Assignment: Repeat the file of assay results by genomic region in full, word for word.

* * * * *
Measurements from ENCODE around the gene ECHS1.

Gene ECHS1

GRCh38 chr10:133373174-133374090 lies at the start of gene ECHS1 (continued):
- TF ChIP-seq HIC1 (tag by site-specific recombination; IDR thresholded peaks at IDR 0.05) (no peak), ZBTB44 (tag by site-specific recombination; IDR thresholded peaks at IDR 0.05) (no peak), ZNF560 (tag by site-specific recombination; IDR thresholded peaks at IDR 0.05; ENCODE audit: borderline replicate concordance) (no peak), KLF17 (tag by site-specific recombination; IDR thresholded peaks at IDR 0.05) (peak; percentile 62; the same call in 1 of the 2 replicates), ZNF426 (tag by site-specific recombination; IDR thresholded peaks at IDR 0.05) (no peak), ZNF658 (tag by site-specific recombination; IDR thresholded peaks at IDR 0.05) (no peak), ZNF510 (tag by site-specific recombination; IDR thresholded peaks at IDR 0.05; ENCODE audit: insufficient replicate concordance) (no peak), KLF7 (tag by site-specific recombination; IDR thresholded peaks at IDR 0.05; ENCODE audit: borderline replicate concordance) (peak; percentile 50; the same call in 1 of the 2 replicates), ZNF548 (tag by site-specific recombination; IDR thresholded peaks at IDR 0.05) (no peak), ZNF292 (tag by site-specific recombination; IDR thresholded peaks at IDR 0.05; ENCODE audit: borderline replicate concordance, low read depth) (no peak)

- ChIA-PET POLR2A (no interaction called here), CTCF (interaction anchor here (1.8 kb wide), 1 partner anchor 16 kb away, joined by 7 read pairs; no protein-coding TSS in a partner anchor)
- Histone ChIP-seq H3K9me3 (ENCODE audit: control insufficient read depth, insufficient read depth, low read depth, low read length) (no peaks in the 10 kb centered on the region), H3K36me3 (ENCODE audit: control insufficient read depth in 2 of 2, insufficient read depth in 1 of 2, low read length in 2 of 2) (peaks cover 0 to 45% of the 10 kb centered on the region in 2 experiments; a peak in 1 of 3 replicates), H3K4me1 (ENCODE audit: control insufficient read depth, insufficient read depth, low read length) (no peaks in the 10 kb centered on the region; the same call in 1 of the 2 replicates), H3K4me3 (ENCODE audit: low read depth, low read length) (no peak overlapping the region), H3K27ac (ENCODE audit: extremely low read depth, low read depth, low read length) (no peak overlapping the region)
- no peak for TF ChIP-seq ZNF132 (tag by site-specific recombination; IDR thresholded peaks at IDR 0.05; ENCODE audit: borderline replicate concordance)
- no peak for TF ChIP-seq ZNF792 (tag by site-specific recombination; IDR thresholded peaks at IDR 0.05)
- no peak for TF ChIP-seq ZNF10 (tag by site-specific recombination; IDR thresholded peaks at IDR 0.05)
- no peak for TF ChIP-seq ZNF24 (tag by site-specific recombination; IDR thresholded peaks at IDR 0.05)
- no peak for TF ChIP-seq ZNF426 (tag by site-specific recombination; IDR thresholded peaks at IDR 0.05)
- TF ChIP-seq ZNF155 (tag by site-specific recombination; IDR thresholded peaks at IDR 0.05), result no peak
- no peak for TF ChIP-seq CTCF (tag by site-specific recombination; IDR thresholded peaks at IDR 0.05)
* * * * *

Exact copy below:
Measurements from ENCODE around the gene ECHS1.

Gene ECHS1

GRCh38 chr10:133373174-133374090 lies at the start of gene ECHS1 (continued):
- TF ChIP-seq HIC1 (tag by site-specific recombination; IDR thresholded peaks at IDR 0.05) (no peak), ZBTB44 (tag by site-specific recombination; IDR thresholded peaks at IDR 0.05) (no peak), ZNF560 (tag by site-specific recombination; IDR thresholded peaks at IDR 0.05; ENCODE audit: borderline replicate concordance) (no peak), KLF17 (tag by site-specific recombination; IDR thresholded peaks at IDR 0.05) (peak; percentile 62; the same call in 1 of the 2 replicates), ZNF426 (tag by site-specific recombination; IDR thresholded peaks at IDR 0.05) (no peak), ZNF658 (tag by site-specific recombination; IDR thresholded peaks at IDR 0.05) (no peak), ZNF510 (tag by site-specific recombination; IDR thresholded peaks at IDR 0.05; ENCODE audit: insufficient replicate concordance) (no peak), KLF7 (tag by site-specific recombination; IDR thresholded peaks at IDR 0.05; ENCODE audit: borderline replicate concordance) (peak; percentile 50; the same call in 1 of the 2 replicates), ZNF548 (tag by site-specific recombination; IDR thresholded peaks at IDR 0.05) (no peak), ZNF292 (tag by site-specific recombination; IDR thresholded peaks at IDR 0.05; ENCODE audit: borderline replicate concordance, low read depth) (no peak)

- ChIA-PET POLR2A (no interaction called here), CTCF (interaction anchor here (1.8 kb wide), 1 partner anchor 16 kb away, joined by 7 read pairs; no protein-coding TSS in a partner anchor)
- Histone ChIP-seq H3K9me3 (ENCODE audit: control insufficient read depth, insufficient read depth, low read depth, low read length) (no peaks in the 10 kb centered on the region), H3K36me3 (ENCODE audit: control insufficient read depth in 2 of 2, insufficient read depth in 1 of 2, low read length in 2 of 2) (peaks cover 0 to 45% of the 10 kb centered on the region in 2 experiments; a peak in 1 of 3 replicates), H3K4me1 (ENCODE audit: control insufficient read depth, insufficient read depth, low read length) (no peaks in the 10 kb centered on the region; the same call in 1 of the 2 replicates), H3K4me3 (ENCODE audit: low read depth, low read length) (no peak overlapping the region), H3K27ac (ENCODE audit: extremely low read depth, low read depth, low read length) (no peak overlapping the region)
- no peak for TF ChIP-seq ZNF132 (tag by site-specific recombination; IDR thresholded peaks at IDR 0.05; ENCODE audit: borderline replicate concordance)
- no peak for TF ChIP-seq ZNF792 (tag by site-specific recombination; IDR thresholded peaks at IDR 0.05)
- no peak for TF ChIP-seq ZNF10 (tag by site-specific recombination; IDR thresholded peaks at IDR 0.05)
- no peak for TF ChIP-seq ZNF24 (tag by site-specific recombination; IDR thresholded peaks at IDR 0.05)
- no peak for TF ChIP-seq ZNF426 (tag by site-specific recombination; IDR thresholded peaks at IDR 0.05)
- TF ChIP-seq ZNF155 (tag by site-specific recombination; IDR thresholded peaks at IDR 0.05), result no peak
- no peak for TF ChIP-seq CTCF (tag by site-specific recombination; IDR thresholded peaks at IDR 0.05)